Stocks drifted higher Monday despite concerns about health care legislation and could now catch a tail wind from end of quarter portfolio adjustments.
Housing data will be a focus Tuesday, with February existing home sales and the FHFA home price index, released at 10 a.m. Greece continues to be a wild card, and the euro will be in play as the EU heads toward a summit at the end of the week.
"I think they're going to mark these puppies (stocks) up through the end of the quarter. I think it might go on for the next seven or eight days, and you're going to grind higher unless you get some macro shock from Greece," said John O'Donoghue, who heads equities at Cowen.
"Volume is miniscule. Nobody is doing anything. Everybody's hugging their bench mark and hoping to get to the end of the quarter," he said.
Traders have been watching health care reform as a potential catalyst that could drive the market lower, but stocks took an early morning hit, more from Greece than health care reform. After opening lower, the Dow Monday rose 43 to 10,785, its highest close since Oct. 1, 2008. The S&P 500 climbed 5 to 1165 and the Nasdaq was up 20 at 2395.
Stocks reversed course early Monday after the euro snapped back from early losses. The dollar moved lower, and stocks and oil kicked higher. The best performing S&P sector was consumer discretionary, up 1.3 percent. Health care was up 0.6 percent, drawing in investors as some uncertainty surrounding the group lifted. Energy and utilities were the laggards, each declining less than a percent.
"We did see the bottom of the euro's trading range, but we didn't make a new low," said Marc Chandler, head of currency strategy at Brown Brothers Harriman. Chandler said the foreign exchange market is waiting on the outcome of the EU summit. Chandler said it currently doesn't look like Greece will get money from the EU but the IMF may play a role. "Maybe there's room for the EU and IMF to come up with something," he said.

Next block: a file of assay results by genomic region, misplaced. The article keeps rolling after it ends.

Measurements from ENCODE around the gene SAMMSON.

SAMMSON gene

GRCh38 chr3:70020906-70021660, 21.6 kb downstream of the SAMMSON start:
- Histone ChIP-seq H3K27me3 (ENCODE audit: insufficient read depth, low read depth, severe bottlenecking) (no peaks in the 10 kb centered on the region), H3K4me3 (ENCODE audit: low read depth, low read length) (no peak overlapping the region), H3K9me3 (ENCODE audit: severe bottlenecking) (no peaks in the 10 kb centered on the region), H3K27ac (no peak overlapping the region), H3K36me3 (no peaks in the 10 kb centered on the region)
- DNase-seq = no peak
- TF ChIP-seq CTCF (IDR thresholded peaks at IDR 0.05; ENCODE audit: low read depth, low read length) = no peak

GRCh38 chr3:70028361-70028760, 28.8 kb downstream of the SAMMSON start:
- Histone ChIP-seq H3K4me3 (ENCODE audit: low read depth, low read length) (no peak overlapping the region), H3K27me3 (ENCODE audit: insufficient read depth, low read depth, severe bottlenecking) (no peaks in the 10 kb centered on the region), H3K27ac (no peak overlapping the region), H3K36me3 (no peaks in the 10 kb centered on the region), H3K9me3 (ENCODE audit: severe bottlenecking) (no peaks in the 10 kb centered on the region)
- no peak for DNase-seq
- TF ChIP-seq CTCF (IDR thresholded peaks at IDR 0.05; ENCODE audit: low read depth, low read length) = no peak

Chandler said the euro's recent range is $1.3850 to $1.3450, and if it keeps rising, the next level will be $1.36 to $1.3650.
"Some of the price action (Monday morning) had people getting a little excited..but as soon as the dust settled in the first couple of hours, everybody was waiting now for these big developments. More important in the U.S. data is that people are waiting for the (March) jobs report," he said. The euro was up 0.1 percent on the day, finishing at $1.3552.
Chandler and others say markets are already looking past much of the data of the next two weeks and are focusing heavily on the April 2 jobs report. "The consensus is 200,000. Some houses are looking for 300,000. The point is a bullish number is being priced in," Chandler said.
The March jobs report will be released on Good Friday, when the stock market is closed. Economists are factoring in as much as 125,000 of the projected gain in non farms payrolls from government census hirings. That contribution will turn into a negative factor in June.
Chandler said the stock market has built in the stronger job report at a time when it faces a few warning signs, including a recent pickup in interest rates and the low price of the VIX, the CBOE volatility index. A low VIX is seen by some as a contrarian indicator for the stock market. The VIX was at 16.87 , off 0.10, a level it was at in May, 2008.
Treasurys gained slightly in Monday's trading, ahead of the Treasury's Tuesday auction of $44 billion in 2-year notes, at 1 p.m. The 10-year's yield slipped to 3.664 percent and the 2-year was at 0.981 percent.
Bill O'Donnell, head of Treasury strategy at RBS, said he thinks the 2-year auction will be well received Tuesday. The when issued 2-years were yielding above 1 percent. "That's a level you've been paid to buy and the curve at the same time is a lot flatter than it was during the last auction," he said.
"I think that should help 2s even though there will be a dampened bid from Japan," he said.
"You're coming to the end of March and that's always troublesome when Japan leaves the government bond arena. They tend to repatriate foreign bond holdings back into yen," he said. O'Donnell said it sometimes takes Japan until later in April to return to the market after it leaves at its year end (March 31). There is a total of $118 billion in 2s, 5-year and 7-year notes at auction this week.
O'Donnell said the bond market was relatively quiet Monday. "Like everything else, we're following the stock market as well," he said.
What Else to Watch
The future of housing finance is a big topic on Capital Hill Tuesday, when the House Financial Services committee conducts a multi panel hearing. Treasury Secretary Tim Geithner is among those testifying at the 10 a.m. hearing.
San Francisco Fed President Janet Yellen speaks at 3:30 p.m. at a town hall in Los Angeles. Philadelphia Fed President Charles Plosser speaks in Prague at 11 a.m. at the European banking and financial forum.
The wireless industry holds its big CTIA show in Las Vegas. Earnings are expected from KB Home and Walgreen's before the bell. Adobe, Darden Restaurants and Jabil report after the bell.
Google will be a focus after it took action Monday to stop censoring its Chinese search engine. Google redirected traffic away from its China based site to its Hong Kong site, google.com.hk.
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